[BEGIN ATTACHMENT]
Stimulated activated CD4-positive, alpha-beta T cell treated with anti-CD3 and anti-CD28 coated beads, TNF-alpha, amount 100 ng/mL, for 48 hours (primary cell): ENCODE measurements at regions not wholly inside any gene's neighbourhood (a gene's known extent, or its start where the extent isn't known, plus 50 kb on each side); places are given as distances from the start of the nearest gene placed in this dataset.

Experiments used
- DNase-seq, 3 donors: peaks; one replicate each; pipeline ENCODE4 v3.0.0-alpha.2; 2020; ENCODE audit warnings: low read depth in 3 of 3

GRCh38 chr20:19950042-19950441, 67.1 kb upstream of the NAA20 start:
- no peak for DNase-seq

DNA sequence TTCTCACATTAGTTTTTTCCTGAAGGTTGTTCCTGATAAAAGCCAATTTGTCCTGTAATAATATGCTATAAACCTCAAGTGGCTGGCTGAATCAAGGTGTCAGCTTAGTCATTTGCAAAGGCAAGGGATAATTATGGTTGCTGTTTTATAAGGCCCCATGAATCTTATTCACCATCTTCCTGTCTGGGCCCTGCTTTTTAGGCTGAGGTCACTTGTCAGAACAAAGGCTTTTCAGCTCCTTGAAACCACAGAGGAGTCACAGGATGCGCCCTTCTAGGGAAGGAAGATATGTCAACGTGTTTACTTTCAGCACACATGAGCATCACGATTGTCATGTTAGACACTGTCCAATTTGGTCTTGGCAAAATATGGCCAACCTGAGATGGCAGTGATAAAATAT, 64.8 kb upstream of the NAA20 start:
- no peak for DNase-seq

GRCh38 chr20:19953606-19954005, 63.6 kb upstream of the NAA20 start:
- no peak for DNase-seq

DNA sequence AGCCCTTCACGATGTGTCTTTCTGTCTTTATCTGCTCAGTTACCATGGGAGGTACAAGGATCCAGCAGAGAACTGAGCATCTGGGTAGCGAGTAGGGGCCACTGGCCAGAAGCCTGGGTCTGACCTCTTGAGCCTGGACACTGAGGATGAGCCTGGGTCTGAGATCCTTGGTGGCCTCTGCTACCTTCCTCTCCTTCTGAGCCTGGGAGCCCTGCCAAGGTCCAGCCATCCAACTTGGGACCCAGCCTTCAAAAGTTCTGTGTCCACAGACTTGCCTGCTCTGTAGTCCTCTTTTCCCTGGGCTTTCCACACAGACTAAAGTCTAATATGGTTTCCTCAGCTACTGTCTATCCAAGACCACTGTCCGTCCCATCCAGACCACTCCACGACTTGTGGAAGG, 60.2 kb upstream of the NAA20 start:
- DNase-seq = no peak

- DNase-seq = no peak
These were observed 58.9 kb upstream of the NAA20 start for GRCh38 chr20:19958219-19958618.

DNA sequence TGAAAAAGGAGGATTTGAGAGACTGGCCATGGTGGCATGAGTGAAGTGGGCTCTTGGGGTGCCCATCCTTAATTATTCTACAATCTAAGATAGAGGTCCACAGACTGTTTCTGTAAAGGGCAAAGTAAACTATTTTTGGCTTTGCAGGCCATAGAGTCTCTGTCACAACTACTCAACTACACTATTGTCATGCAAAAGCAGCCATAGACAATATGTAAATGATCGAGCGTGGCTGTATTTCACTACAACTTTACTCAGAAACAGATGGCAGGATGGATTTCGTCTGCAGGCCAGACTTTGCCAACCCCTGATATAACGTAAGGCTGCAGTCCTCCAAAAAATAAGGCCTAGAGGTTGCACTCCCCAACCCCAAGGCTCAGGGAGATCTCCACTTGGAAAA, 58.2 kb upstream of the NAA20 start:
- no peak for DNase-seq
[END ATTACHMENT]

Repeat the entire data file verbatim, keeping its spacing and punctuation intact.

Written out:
Stimulated activated CD4-positive, alpha-beta T cell treated with anti-CD3 and anti-CD28 coated beads, TNF-alpha, amount 100 ng/mL, for 48 hours (primary cell): ENCODE measurements at regions not wholly inside any gene's neighbourhood (a gene's known extent, or its start where the extent isn't known, plus 50 kb on each side); places are given as distances from the start of the nearest gene placed in this dataset.

Experiments used
- DNase-seq, 3 donors: peaks; one replicate each; pipeline ENCODE4 v3.0.0-alpha.2; 2020; ENCODE audit warnings: low read depth in 3 of 3

GRCh38 chr20:19950042-19950441, 67.1 kb upstream of the NAA20 start:
- no peak for DNase-seq

DNA sequence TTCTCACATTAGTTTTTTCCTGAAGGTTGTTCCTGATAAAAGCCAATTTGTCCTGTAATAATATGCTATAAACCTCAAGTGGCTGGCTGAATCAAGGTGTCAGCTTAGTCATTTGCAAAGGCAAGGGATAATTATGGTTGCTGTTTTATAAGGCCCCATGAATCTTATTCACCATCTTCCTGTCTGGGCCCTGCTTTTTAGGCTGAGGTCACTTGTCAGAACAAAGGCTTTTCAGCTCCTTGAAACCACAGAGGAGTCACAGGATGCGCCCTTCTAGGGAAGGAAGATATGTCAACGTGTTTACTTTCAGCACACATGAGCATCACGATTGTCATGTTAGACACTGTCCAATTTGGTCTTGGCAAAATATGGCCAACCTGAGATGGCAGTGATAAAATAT, 64.8 kb upstream of the NAA20 start:
- no peak for DNase-seq

GRCh38 chr20:19953606-19954005, 63.6 kb upstream of the NAA20 start:
- no peak for DNase-seq

DNA sequence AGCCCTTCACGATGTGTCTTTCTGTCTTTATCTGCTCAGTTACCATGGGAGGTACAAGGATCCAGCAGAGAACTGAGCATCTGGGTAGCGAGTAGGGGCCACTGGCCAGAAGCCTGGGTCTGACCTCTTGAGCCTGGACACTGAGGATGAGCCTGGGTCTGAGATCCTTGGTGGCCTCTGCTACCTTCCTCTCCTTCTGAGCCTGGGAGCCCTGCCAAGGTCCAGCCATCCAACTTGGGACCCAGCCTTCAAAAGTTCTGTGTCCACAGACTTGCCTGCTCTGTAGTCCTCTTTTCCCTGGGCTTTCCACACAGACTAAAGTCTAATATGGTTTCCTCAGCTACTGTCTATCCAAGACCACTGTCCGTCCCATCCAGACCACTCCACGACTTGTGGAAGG, 60.2 kb upstream of the NAA20 start:
- DNase-seq = no peak

- DNase-seq = no peak
These were observed 58.9 kb upstream of the NAA20 start for GRCh38 chr20:19958219-19958618.

DNA sequence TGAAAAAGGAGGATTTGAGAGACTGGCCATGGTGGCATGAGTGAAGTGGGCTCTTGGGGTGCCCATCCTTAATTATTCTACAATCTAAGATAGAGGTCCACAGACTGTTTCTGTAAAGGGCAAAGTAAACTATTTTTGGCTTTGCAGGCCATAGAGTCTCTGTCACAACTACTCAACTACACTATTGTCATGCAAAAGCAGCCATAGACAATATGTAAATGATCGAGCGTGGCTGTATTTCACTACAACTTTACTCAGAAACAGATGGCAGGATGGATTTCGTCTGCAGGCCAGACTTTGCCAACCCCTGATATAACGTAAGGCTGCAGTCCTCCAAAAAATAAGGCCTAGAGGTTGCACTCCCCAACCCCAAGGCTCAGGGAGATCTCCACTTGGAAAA, 58.2 kb upstream of the NAA20 start:
- no peak for DNase-seq